The Horror & Humor of Family Vacations: Everyday Magic, Day 352

On top of a mountain with Forest and Natalie

When I mention to my friend Denise that we’re going on another family vacation, she immediately starts laughing and says, “Do tell.” All my friends have such a reaction because over many years, they’ve heard the kind of family vacation stories from me that you usually have to pay for by way of very loud, slapstick-style movie made by the National Lampoon guys. In fact, upon returning from such vacations, I always have a full dance of friends ready to be entertained by the horror and humor of it all.

Where do I begin to tell what has befallen us over the years when traveling with three children, on a very tight budget, in vehicles at least two or three presidential administration’s old and at high altitudes or long distances? Here’s a smattering:

  • The time we drove 14 hours to a high altitude yurt only to find it was full of flies who would not give up their ground.
  • The time all the poles for our family-size tent flew off the top of the van somewhere in the Eastern Colorado.
  • All the times all five of us screamed at each other simultaneously during some long stretch in Eastern Colorado only to arrive home hours later to find the dog tore up the house.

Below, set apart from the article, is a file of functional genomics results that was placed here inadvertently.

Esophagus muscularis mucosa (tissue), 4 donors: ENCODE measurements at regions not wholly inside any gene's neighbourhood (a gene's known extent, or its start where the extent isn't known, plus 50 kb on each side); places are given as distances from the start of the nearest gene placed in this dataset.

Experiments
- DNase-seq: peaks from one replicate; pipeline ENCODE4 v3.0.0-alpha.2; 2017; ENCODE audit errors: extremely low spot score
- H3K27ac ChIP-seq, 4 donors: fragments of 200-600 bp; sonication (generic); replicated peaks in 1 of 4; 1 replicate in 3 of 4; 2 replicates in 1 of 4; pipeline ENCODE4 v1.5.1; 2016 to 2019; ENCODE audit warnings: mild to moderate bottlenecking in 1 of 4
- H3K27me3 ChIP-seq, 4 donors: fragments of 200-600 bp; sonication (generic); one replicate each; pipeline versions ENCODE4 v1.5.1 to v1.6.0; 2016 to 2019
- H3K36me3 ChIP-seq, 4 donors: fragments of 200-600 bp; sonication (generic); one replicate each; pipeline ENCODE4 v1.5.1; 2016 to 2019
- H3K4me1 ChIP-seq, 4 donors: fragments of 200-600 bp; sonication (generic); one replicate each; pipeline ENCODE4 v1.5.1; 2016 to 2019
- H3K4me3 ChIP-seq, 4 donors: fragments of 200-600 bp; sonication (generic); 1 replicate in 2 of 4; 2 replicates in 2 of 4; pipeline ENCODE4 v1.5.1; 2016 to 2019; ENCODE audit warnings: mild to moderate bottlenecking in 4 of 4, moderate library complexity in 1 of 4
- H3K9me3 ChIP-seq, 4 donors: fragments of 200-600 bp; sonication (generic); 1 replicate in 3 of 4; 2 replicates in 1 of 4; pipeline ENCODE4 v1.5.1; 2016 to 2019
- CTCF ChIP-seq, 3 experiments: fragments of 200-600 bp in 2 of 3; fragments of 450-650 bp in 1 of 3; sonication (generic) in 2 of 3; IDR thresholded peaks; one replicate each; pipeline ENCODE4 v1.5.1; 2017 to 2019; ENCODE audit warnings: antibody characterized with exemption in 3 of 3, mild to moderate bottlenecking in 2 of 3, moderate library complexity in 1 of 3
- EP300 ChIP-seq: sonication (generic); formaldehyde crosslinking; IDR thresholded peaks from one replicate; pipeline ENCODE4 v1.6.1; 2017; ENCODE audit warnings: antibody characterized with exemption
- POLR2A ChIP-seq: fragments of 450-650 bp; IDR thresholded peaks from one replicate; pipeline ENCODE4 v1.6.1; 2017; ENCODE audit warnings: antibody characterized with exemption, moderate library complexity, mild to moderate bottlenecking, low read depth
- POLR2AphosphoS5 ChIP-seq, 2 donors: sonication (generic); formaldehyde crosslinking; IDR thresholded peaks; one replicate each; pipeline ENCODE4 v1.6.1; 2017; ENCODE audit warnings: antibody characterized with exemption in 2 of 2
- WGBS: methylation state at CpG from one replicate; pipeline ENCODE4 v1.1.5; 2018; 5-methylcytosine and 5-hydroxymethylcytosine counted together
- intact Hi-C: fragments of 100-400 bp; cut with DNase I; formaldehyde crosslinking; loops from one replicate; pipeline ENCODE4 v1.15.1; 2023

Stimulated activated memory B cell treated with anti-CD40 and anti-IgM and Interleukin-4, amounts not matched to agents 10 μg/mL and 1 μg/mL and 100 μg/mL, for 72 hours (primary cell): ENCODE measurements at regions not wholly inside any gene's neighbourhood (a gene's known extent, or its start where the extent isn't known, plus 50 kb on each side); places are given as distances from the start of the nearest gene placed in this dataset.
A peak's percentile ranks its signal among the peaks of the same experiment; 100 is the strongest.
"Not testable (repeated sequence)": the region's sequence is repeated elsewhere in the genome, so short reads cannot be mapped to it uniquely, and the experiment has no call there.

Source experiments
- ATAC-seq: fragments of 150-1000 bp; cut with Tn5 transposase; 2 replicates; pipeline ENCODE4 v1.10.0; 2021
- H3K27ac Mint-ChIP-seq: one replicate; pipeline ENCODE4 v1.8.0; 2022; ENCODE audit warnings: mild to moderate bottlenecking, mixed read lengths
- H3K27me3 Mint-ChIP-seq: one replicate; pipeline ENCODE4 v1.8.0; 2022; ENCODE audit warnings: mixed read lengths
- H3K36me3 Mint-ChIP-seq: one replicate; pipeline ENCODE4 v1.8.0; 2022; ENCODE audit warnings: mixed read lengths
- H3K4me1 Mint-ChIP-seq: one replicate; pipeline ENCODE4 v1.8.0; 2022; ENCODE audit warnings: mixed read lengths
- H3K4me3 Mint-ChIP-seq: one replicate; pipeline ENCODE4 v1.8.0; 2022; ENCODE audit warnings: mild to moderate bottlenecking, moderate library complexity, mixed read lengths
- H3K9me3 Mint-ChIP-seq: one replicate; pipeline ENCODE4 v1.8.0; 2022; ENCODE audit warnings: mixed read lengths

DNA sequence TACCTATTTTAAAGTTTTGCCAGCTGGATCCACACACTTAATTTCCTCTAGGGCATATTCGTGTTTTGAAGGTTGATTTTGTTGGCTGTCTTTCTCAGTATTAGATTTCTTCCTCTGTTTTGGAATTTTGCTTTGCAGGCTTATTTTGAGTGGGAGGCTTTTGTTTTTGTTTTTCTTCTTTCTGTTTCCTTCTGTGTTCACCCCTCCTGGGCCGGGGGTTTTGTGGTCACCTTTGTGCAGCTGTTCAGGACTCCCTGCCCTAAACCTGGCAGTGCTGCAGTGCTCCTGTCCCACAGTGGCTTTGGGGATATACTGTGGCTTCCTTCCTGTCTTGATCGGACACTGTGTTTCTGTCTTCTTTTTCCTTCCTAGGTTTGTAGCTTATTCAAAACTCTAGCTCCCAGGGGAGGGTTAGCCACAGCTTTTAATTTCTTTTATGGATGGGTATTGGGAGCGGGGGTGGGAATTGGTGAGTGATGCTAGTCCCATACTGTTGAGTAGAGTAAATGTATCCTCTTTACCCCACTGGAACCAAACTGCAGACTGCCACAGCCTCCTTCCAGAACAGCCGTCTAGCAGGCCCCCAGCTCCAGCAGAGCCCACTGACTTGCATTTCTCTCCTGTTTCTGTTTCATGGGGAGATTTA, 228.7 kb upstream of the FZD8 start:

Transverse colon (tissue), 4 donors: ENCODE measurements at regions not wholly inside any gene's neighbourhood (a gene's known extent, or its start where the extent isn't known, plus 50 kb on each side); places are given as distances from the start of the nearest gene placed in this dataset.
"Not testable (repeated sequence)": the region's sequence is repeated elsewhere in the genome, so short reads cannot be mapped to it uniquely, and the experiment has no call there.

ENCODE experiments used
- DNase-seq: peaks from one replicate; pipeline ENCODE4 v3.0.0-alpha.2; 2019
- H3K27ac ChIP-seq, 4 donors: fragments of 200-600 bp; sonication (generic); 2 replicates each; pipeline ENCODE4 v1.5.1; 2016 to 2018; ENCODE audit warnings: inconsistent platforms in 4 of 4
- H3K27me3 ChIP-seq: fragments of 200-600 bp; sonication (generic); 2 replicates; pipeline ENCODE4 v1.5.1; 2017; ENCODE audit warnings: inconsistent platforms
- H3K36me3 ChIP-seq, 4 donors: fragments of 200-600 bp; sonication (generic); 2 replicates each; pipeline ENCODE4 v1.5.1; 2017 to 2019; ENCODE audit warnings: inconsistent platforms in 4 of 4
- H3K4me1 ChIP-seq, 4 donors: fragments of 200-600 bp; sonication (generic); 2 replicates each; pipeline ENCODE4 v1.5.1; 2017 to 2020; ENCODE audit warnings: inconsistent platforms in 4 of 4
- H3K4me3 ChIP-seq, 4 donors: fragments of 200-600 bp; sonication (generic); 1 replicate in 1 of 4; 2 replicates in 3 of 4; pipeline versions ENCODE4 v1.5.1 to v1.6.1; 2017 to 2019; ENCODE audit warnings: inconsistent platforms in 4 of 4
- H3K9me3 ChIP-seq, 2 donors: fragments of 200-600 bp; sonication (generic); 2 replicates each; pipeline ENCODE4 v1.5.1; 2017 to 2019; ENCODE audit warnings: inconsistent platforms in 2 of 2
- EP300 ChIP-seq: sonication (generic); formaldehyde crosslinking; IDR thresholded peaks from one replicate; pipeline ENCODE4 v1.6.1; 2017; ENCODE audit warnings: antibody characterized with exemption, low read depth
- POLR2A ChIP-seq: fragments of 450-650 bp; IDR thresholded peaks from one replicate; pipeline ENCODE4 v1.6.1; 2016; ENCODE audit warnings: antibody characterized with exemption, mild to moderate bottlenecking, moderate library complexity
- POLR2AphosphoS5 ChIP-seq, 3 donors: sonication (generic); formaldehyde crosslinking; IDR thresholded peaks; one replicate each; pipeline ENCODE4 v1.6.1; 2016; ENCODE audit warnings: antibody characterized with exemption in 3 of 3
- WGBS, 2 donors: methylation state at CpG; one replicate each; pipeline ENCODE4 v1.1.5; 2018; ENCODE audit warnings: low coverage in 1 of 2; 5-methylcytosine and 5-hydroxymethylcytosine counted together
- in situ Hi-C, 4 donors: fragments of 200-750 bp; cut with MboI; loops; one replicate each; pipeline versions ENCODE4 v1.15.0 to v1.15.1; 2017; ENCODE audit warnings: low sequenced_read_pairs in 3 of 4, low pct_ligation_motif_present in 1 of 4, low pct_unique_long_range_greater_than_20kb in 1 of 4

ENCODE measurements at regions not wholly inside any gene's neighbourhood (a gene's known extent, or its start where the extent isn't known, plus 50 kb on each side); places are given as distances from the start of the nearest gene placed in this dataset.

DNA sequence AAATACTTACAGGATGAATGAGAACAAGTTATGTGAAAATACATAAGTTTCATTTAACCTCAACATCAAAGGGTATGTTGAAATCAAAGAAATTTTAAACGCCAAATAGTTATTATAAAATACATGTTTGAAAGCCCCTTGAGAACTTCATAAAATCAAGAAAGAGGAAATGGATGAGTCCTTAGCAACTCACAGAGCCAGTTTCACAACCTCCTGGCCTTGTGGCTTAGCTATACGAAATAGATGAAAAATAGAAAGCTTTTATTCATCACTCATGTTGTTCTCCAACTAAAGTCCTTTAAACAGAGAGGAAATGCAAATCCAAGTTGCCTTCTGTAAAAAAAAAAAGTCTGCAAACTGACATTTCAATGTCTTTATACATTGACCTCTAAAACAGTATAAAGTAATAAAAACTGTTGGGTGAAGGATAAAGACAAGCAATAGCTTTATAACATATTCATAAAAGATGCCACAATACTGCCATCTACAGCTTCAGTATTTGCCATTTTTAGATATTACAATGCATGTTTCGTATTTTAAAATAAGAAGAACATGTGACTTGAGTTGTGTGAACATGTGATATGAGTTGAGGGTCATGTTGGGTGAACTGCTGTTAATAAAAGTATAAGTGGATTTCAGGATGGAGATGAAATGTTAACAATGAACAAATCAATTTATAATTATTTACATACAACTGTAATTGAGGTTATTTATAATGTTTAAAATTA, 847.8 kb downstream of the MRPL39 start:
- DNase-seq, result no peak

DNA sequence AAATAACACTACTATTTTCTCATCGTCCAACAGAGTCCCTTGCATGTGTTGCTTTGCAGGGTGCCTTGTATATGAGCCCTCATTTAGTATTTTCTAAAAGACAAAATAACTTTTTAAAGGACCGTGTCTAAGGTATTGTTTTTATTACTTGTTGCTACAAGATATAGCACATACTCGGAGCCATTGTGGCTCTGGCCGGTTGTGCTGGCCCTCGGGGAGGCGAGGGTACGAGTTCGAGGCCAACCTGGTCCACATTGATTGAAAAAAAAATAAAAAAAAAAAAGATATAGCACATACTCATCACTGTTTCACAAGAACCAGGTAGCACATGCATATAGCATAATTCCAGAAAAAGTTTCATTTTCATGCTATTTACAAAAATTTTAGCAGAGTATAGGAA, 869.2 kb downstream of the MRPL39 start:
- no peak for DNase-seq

• Even more times that all three kids chose to fight over the remote control in a dingy hotel room rather than climb a mountain, walk the ledge of the Grand Canyon or swim in the ocean.
  • Late night arguments over whether to watch Betty Boop cartoons (me), an end-of-the-world thriller (Natalie), Spongebob (Forest), a nature documentary (Daniel) or the weather channel (Ken).
  • The time we drove to Fort Collins, Colorado for one funeral only to get a call that we needed to get ourselves to NJ for another, which entailed driving back to Kansas, getting on a plane to Baltimore, and driving for 7 hours in Fourth-of-July weekend traffic only to arrive at my mother’s and lock our keys in the trunk.
  • Encounters with wild javelinas one time and a giant moose another.
  • Encounters with really bad food; most memorable for the kids was a St. Louis pizza place that served pizza by throwing cold tomato sauce and fake cheese on a cardboard-like crust (and didn’t bother to bake it).
  • Many episodes of getting lost while above 10,000 feet and at the end of hours of driving, punctuations by stopping at scenic views for someone to throw up.
  • The mother of all family vacation moments: Arriving at a small campground after seven hours of driving up and down the Rockies only to be awoken by the wretched sound of one of our children projectile-vomiting on another, who returned the favor just as thunder clapped, “Da da da DAAA!” We fled the tent in the storm and checked into a truly horrible motel room.

While I sure some of our vacation moments are added hours of therapy to my children’s future, I’m hoping the humor of what can happen when on vacation (which is like the unpredictability of normal life on steroids) will outweigh the horrors for our children (just as it has for my friends).

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